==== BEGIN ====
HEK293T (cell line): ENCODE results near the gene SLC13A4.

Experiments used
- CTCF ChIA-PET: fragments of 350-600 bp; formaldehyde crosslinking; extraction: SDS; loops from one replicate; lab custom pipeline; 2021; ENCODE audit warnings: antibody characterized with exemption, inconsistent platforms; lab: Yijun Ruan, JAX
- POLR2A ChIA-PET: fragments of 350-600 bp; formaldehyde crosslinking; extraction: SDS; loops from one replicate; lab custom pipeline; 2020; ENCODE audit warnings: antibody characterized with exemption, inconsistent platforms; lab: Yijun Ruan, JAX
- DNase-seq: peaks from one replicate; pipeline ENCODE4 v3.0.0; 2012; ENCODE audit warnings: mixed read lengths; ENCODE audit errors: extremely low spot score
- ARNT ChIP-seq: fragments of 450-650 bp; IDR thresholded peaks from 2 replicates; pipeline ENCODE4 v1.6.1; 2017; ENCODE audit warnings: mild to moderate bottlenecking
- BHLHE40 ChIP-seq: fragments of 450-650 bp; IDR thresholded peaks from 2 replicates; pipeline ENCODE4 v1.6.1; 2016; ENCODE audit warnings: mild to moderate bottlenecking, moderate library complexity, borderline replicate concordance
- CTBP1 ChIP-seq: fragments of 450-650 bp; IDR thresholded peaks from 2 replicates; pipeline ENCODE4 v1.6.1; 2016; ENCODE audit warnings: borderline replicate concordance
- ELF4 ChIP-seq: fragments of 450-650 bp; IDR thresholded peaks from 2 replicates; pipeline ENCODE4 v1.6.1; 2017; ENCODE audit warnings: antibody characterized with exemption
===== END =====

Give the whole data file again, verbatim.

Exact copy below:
HEK293T (cell line): ENCODE results near the gene SLC13A4.

Experiments used
- CTCF ChIA-PET: fragments of 350-600 bp; formaldehyde crosslinking; extraction: SDS; loops from one replicate; lab custom pipeline; 2021; ENCODE audit warnings: antibody characterized with exemption, inconsistent platforms; lab: Yijun Ruan, JAX
- POLR2A ChIA-PET: fragments of 350-600 bp; formaldehyde crosslinking; extraction: SDS; loops from one replicate; lab custom pipeline; 2020; ENCODE audit warnings: antibody characterized with exemption, inconsistent platforms; lab: Yijun Ruan, JAX
- DNase-seq: peaks from one replicate; pipeline ENCODE4 v3.0.0; 2012; ENCODE audit warnings: mixed read lengths; ENCODE audit errors: extremely low spot score
- ARNT ChIP-seq: fragments of 450-650 bp; IDR thresholded peaks from 2 replicates; pipeline ENCODE4 v1.6.1; 2017; ENCODE audit warnings: mild to moderate bottlenecking
- BHLHE40 ChIP-seq: fragments of 450-650 bp; IDR thresholded peaks from 2 replicates; pipeline ENCODE4 v1.6.1; 2016; ENCODE audit warnings: mild to moderate bottlenecking, moderate library complexity, borderline replicate concordance
- CTBP1 ChIP-seq: fragments of 450-650 bp; IDR thresholded peaks from 2 replicates; pipeline ENCODE4 v1.6.1; 2016; ENCODE audit warnings: borderline replicate concordance
- ELF4 ChIP-seq: fragments of 450-650 bp; IDR thresholded peaks from 2 replicates; pipeline ENCODE4 v1.6.1; 2017; ENCODE audit warnings: antibody characterized with exemption